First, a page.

Many keyboards, especially those targeted at gamers, advertise two features that aren’t particularly self-explanatory and generally aren’t explained very well. These features are “N-key rollover” and “Anti-ghosting”
Rollover is used to define how many keys can be pressed at any one time. Keyboards listing key-rollover with a specific number of keys can only accept input from that many keys at once. Keyboards that advertise N-key rollover are able to accept the simultaneous input of all keys on the keyboard.
The old PS/2 connector was capable of full n-key rollover, but early USB keyboards were not. USB keyboards were generally limited to 6-key rollover, allowing up to 6 letter keys and four modifier keys (such as “shift”) to be pressed at the same time. More recently, however, USB keyboards have become available that offer full N-key rollover, although it is still not a universal feature.
Tip: PS/2 is a connector standard named after the “Personal System/2” IBM computers on which it was first used in 1987. It is unrelated to the PlayStation 2 gaming console from Sony.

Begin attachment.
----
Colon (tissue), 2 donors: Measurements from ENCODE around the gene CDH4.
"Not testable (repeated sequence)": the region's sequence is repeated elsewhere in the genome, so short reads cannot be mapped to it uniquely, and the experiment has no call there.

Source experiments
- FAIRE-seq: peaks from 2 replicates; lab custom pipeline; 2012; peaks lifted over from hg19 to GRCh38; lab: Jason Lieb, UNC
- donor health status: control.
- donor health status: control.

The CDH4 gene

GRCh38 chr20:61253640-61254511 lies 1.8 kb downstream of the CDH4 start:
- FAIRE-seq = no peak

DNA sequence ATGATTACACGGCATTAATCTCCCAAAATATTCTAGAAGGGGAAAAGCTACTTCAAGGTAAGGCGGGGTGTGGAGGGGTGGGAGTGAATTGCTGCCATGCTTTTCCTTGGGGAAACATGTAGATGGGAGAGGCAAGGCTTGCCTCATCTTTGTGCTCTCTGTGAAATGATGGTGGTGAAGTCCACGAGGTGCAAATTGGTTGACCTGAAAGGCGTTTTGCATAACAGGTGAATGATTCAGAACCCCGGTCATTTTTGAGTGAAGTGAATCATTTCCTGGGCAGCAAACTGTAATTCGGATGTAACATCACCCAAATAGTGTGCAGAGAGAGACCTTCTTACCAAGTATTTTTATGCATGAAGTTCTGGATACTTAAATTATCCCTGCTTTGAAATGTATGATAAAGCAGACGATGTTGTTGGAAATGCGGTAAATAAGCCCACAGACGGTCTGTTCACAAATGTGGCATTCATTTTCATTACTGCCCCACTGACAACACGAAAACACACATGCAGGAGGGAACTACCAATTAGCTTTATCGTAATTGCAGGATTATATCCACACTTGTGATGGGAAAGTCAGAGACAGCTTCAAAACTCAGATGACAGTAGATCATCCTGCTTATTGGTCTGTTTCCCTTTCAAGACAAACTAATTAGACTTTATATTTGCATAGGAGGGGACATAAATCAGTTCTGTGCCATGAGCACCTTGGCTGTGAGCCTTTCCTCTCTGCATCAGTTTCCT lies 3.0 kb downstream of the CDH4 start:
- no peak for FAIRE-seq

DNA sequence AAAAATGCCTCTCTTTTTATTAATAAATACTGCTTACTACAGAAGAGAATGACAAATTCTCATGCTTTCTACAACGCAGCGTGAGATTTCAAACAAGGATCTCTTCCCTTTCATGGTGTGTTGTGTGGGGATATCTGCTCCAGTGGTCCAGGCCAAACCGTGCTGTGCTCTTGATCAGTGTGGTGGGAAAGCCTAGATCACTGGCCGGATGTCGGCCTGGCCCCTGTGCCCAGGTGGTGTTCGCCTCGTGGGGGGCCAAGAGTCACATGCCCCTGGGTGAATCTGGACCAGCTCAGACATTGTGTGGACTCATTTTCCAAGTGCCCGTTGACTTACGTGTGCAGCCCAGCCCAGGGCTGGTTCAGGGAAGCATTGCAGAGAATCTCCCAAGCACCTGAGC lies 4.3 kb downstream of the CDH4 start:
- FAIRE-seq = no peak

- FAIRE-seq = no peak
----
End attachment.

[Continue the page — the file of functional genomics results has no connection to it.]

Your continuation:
Anti-ghosting is a technology designed to prevent accidental key presses. It is generally an artificial limit on the number of physically close together keys that can be simultaneously pressed. It is intended to prevent users from accidentally pressing more keys than intended.
Anti-ghosting is generally a form of 2- or 3-key rollover. One specific scenario it is designed for is gamers who often use the WASD keys for movement in video games. Typically, however, you don’t want or need all of these keys pressed simultaneously and so the keyboard attempts to limit the activation of the keys pressed slightly later, assuming they were accidental activations.
The use of the word “ghosting” for this scenario is technically incorrect as the term is used to specifically refer to the false detection of key presses. This is typically an issue on cheap membrane keyboards, especially older ones, where pressing two keys can occasionally cause the false detection of a third, unrelated key being pressed.